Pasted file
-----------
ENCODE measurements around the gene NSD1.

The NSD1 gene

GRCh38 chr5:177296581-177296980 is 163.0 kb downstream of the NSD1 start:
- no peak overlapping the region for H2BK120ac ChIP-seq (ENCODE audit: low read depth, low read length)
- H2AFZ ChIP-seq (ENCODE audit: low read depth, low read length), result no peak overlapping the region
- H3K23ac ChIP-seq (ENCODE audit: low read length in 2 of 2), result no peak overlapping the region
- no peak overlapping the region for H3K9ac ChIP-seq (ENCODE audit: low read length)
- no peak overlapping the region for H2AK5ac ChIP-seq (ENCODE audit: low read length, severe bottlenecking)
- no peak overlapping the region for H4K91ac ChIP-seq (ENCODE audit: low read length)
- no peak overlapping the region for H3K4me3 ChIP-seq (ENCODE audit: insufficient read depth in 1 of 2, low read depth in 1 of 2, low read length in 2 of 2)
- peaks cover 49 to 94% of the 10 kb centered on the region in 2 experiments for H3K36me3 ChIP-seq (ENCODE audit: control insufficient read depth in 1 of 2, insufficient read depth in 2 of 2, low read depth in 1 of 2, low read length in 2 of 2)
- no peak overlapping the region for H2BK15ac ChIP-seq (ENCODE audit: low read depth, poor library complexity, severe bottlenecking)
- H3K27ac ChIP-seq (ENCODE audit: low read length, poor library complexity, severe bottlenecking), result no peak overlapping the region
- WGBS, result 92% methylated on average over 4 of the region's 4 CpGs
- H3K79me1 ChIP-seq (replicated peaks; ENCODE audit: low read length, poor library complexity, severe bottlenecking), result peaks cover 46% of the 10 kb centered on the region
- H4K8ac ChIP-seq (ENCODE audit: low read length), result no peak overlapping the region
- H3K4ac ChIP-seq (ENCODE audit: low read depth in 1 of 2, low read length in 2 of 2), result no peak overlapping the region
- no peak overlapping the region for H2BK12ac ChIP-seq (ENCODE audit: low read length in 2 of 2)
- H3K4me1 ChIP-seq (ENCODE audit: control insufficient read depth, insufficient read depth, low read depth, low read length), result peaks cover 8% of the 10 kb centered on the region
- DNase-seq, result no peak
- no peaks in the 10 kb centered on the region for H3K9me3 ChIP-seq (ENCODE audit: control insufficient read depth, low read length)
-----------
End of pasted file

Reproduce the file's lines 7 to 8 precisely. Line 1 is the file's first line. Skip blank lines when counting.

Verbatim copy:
- no peak overlapping the region for H3K9ac ChIP-seq (ENCODE audit: low read length)
- no peak overlapping the region for H2AK5ac ChIP-seq (ENCODE audit: low read length, severe bottlenecking)